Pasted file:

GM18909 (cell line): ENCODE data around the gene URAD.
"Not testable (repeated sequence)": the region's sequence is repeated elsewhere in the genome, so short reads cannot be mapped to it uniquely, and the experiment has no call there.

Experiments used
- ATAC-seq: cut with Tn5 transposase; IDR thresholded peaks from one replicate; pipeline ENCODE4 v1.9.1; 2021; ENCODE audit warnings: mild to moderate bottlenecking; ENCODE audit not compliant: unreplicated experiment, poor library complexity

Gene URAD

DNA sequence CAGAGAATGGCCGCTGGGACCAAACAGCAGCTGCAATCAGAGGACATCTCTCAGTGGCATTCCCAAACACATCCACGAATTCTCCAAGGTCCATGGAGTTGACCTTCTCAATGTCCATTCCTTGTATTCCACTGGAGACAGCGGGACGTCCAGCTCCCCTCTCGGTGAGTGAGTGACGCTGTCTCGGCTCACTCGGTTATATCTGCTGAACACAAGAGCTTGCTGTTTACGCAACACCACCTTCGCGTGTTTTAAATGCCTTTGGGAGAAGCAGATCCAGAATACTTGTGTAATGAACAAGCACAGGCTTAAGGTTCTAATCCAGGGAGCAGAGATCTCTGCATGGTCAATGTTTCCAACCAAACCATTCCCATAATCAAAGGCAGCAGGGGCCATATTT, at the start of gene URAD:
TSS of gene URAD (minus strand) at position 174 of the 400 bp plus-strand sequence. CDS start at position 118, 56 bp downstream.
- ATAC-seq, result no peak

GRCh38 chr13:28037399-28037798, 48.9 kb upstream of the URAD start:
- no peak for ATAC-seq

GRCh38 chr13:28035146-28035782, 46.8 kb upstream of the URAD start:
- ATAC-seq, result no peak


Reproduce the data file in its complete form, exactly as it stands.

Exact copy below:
GM18909 (cell line): ENCODE data around the gene URAD.
"Not testable (repeated sequence)": the region's sequence is repeated elsewhere in the genome, so short reads cannot be mapped to it uniquely, and the experiment has no call there.

Experiments used
- ATAC-seq: cut with Tn5 transposase; IDR thresholded peaks from one replicate; pipeline ENCODE4 v1.9.1; 2021; ENCODE audit warnings: mild to moderate bottlenecking; ENCODE audit not compliant: unreplicated experiment, poor library complexity

Gene URAD

DNA sequence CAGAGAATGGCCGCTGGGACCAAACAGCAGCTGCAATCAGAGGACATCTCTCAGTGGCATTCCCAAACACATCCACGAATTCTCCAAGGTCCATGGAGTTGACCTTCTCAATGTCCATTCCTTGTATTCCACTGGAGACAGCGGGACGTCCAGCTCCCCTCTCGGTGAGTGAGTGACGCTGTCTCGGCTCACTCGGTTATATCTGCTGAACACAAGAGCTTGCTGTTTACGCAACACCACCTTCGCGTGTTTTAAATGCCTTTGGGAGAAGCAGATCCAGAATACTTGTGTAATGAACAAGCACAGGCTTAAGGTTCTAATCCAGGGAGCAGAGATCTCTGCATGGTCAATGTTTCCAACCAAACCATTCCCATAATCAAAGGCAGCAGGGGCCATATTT, at the start of gene URAD:
TSS of gene URAD (minus strand) at position 174 of the 400 bp plus-strand sequence. CDS start at position 118, 56 bp downstream.
- ATAC-seq, result no peak

GRCh38 chr13:28037399-28037798, 48.9 kb upstream of the URAD start:
- no peak for ATAC-seq

GRCh38 chr13:28035146-28035782, 46.8 kb upstream of the URAD start:
- ATAC-seq, result no peak